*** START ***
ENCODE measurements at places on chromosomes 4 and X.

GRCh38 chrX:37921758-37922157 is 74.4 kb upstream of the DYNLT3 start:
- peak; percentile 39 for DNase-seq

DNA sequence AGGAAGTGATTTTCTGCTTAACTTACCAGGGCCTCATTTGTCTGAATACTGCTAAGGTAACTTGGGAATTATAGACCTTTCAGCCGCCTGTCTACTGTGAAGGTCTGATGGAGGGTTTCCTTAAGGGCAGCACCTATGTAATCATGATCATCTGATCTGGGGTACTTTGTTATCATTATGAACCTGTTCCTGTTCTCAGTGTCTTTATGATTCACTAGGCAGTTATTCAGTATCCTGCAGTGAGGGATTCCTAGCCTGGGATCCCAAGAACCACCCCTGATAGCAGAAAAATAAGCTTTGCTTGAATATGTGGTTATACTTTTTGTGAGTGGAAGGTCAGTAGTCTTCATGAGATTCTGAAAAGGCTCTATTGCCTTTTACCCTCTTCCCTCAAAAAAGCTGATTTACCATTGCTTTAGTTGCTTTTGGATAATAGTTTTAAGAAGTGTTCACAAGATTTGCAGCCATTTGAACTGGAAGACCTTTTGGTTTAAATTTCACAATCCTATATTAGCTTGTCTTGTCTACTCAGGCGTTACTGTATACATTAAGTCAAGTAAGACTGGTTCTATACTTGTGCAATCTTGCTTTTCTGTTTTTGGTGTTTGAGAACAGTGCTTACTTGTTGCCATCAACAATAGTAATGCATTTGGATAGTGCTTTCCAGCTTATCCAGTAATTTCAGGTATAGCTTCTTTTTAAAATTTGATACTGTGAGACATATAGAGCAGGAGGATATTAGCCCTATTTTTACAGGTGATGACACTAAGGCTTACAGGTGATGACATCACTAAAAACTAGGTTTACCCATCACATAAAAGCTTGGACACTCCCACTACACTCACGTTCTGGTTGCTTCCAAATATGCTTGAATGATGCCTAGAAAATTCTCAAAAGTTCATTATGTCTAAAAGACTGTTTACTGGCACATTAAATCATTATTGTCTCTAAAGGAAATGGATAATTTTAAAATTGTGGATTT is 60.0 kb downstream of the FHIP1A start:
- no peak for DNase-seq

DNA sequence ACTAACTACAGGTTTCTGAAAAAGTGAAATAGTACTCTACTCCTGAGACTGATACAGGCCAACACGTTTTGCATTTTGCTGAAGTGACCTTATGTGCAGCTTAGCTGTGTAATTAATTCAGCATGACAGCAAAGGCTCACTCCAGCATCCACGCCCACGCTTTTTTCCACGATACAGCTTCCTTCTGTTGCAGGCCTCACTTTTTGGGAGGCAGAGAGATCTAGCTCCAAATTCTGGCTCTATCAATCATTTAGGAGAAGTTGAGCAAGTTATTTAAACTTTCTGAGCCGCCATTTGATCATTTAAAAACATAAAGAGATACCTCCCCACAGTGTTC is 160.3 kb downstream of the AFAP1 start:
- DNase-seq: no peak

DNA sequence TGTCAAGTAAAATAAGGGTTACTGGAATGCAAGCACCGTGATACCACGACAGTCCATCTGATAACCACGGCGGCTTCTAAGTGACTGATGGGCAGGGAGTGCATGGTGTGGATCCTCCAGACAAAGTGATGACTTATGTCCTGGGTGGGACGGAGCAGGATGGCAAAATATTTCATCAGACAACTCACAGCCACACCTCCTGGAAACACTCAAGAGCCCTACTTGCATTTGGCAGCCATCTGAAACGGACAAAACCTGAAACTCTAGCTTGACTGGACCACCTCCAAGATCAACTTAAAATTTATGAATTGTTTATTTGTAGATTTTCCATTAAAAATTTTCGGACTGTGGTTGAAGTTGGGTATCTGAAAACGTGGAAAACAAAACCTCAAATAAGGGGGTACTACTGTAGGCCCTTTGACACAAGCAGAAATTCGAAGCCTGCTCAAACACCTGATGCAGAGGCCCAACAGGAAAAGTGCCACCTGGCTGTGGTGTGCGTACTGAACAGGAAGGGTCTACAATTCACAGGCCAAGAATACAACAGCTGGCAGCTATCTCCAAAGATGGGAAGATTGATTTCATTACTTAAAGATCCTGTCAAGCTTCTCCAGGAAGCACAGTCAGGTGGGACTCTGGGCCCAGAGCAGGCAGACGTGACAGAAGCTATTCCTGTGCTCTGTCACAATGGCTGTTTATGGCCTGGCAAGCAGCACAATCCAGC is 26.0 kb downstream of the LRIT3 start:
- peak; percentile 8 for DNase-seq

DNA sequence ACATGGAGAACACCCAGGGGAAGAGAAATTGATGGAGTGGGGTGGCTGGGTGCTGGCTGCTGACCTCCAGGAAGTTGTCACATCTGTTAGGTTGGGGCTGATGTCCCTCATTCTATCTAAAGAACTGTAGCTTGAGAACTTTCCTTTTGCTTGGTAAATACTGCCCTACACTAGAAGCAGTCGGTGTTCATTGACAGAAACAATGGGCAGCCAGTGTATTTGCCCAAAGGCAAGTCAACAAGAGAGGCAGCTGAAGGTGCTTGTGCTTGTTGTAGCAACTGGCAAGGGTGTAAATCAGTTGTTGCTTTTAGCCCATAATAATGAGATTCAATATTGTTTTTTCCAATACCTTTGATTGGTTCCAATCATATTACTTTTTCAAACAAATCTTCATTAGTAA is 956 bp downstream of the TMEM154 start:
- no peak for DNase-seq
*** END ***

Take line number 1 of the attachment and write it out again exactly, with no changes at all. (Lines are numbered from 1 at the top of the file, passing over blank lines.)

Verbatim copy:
ENCODE measurements at places on chromosomes 4 and X.